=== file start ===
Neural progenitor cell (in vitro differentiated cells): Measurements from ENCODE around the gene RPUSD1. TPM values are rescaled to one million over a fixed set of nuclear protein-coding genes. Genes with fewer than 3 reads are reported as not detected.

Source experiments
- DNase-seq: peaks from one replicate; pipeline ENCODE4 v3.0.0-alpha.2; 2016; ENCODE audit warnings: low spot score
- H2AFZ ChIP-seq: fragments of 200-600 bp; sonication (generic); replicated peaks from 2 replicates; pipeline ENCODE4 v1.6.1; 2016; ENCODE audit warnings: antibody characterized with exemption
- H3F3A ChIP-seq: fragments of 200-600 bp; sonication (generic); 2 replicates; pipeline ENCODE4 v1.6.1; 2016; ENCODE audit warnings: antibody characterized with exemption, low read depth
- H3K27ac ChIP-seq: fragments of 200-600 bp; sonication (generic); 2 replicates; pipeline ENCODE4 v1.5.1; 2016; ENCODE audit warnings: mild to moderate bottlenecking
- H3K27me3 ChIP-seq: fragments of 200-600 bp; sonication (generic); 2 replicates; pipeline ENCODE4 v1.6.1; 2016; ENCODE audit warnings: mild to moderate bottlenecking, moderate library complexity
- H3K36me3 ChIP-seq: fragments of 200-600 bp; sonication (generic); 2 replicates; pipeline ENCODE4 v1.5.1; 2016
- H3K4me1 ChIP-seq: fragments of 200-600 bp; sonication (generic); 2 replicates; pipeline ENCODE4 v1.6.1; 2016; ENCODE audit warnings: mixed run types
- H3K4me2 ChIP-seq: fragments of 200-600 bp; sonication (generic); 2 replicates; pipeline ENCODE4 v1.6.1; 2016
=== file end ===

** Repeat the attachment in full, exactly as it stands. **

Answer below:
Neural progenitor cell (in vitro differentiated cells): Measurements from ENCODE around the gene RPUSD1. TPM values are rescaled to one million over a fixed set of nuclear protein-coding genes. Genes with fewer than 3 reads are reported as not detected.

Source experiments
- DNase-seq: peaks from one replicate; pipeline ENCODE4 v3.0.0-alpha.2; 2016; ENCODE audit warnings: low spot score
- H2AFZ ChIP-seq: fragments of 200-600 bp; sonication (generic); replicated peaks from 2 replicates; pipeline ENCODE4 v1.6.1; 2016; ENCODE audit warnings: antibody characterized with exemption
- H3F3A ChIP-seq: fragments of 200-600 bp; sonication (generic); 2 replicates; pipeline ENCODE4 v1.6.1; 2016; ENCODE audit warnings: antibody characterized with exemption, low read depth
- H3K27ac ChIP-seq: fragments of 200-600 bp; sonication (generic); 2 replicates; pipeline ENCODE4 v1.5.1; 2016; ENCODE audit warnings: mild to moderate bottlenecking
- H3K27me3 ChIP-seq: fragments of 200-600 bp; sonication (generic); 2 replicates; pipeline ENCODE4 v1.6.1; 2016; ENCODE audit warnings: mild to moderate bottlenecking, moderate library complexity
- H3K36me3 ChIP-seq: fragments of 200-600 bp; sonication (generic); 2 replicates; pipeline ENCODE4 v1.5.1; 2016
- H3K4me1 ChIP-seq: fragments of 200-600 bp; sonication (generic); 2 replicates; pipeline ENCODE4 v1.6.1; 2016; ENCODE audit warnings: mixed run types
- H3K4me2 ChIP-seq: fragments of 200-600 bp; sonication (generic); 2 replicates; pipeline ENCODE4 v1.6.1; 2016